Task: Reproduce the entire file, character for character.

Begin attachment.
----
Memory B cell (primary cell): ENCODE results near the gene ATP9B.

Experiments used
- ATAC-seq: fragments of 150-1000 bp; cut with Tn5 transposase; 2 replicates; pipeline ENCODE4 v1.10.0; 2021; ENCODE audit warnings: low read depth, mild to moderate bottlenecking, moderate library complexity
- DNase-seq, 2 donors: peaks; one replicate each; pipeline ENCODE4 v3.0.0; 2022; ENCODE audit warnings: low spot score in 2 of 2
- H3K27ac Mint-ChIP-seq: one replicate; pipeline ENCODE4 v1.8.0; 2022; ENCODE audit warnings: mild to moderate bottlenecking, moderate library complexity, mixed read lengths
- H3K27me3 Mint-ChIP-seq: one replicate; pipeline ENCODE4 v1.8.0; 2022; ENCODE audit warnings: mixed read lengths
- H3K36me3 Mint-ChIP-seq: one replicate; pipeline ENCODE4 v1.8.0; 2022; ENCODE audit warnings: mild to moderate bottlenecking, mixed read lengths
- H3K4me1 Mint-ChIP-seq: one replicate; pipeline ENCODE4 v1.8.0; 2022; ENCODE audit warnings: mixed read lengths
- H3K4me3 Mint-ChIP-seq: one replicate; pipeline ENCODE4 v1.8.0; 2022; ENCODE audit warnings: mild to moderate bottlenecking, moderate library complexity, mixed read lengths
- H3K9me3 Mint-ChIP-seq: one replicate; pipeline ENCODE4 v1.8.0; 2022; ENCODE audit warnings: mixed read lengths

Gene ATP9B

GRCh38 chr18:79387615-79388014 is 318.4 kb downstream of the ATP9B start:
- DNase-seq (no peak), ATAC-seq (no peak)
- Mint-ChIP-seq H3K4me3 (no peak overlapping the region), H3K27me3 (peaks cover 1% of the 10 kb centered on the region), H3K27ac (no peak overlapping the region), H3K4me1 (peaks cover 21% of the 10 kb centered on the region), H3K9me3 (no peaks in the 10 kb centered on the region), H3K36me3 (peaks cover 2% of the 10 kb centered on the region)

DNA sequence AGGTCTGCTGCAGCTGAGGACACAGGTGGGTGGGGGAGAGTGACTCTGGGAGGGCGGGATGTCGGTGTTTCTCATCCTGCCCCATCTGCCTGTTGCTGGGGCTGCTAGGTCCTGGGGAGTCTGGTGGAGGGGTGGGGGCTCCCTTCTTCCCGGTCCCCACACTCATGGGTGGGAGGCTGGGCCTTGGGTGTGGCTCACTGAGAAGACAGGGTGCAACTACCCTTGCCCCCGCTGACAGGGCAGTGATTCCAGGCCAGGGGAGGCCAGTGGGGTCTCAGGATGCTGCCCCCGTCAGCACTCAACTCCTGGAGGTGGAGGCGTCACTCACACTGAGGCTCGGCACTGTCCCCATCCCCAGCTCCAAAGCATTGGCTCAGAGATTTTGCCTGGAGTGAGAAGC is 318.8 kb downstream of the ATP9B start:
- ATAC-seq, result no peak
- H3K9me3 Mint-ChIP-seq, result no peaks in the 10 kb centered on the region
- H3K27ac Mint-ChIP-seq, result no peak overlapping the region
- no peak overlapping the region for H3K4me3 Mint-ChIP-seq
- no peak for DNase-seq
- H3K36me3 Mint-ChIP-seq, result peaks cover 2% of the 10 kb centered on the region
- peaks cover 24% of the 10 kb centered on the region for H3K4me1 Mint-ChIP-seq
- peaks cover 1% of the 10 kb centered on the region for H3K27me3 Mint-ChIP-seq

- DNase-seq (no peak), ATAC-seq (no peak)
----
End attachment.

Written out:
Memory B cell (primary cell): ENCODE results near the gene ATP9B.

Experiments used
- ATAC-seq: fragments of 150-1000 bp; cut with Tn5 transposase; 2 replicates; pipeline ENCODE4 v1.10.0; 2021; ENCODE audit warnings: low read depth, mild to moderate bottlenecking, moderate library complexity
- DNase-seq, 2 donors: peaks; one replicate each; pipeline ENCODE4 v3.0.0; 2022; ENCODE audit warnings: low spot score in 2 of 2
- H3K27ac Mint-ChIP-seq: one replicate; pipeline ENCODE4 v1.8.0; 2022; ENCODE audit warnings: mild to moderate bottlenecking, moderate library complexity, mixed read lengths
- H3K27me3 Mint-ChIP-seq: one replicate; pipeline ENCODE4 v1.8.0; 2022; ENCODE audit warnings: mixed read lengths
- H3K36me3 Mint-ChIP-seq: one replicate; pipeline ENCODE4 v1.8.0; 2022; ENCODE audit warnings: mild to moderate bottlenecking, mixed read lengths
- H3K4me1 Mint-ChIP-seq: one replicate; pipeline ENCODE4 v1.8.0; 2022; ENCODE audit warnings: mixed read lengths
- H3K4me3 Mint-ChIP-seq: one replicate; pipeline ENCODE4 v1.8.0; 2022; ENCODE audit warnings: mild to moderate bottlenecking, moderate library complexity, mixed read lengths
- H3K9me3 Mint-ChIP-seq: one replicate; pipeline ENCODE4 v1.8.0; 2022; ENCODE audit warnings: mixed read lengths

Gene ATP9B

GRCh38 chr18:79387615-79388014 is 318.4 kb downstream of the ATP9B start:
- DNase-seq (no peak), ATAC-seq (no peak)
- Mint-ChIP-seq H3K4me3 (no peak overlapping the region), H3K27me3 (peaks cover 1% of the 10 kb centered on the region), H3K27ac (no peak overlapping the region), H3K4me1 (peaks cover 21% of the 10 kb centered on the region), H3K9me3 (no peaks in the 10 kb centered on the region), H3K36me3 (peaks cover 2% of the 10 kb centered on the region)

DNA sequence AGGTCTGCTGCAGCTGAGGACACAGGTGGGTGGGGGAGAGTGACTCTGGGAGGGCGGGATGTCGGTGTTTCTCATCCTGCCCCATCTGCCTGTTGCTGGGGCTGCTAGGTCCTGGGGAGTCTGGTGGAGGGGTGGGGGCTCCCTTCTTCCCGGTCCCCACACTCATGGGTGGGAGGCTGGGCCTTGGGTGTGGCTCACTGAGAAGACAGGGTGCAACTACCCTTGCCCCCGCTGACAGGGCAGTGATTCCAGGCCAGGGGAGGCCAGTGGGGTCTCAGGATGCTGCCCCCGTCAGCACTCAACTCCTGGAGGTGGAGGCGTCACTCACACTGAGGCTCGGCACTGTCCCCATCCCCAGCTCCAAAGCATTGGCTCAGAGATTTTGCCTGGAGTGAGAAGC is 318.8 kb downstream of the ATP9B start:
- ATAC-seq, result no peak
- H3K9me3 Mint-ChIP-seq, result no peaks in the 10 kb centered on the region
- H3K27ac Mint-ChIP-seq, result no peak overlapping the region
- no peak overlapping the region for H3K4me3 Mint-ChIP-seq
- no peak for DNase-seq
- H3K36me3 Mint-ChIP-seq, result peaks cover 2% of the 10 kb centered on the region
- peaks cover 24% of the 10 kb centered on the region for H3K4me1 Mint-ChIP-seq
- peaks cover 1% of the 10 kb centered on the region for H3K27me3 Mint-ChIP-seq

- DNase-seq (no peak), ATAC-seq (no peak)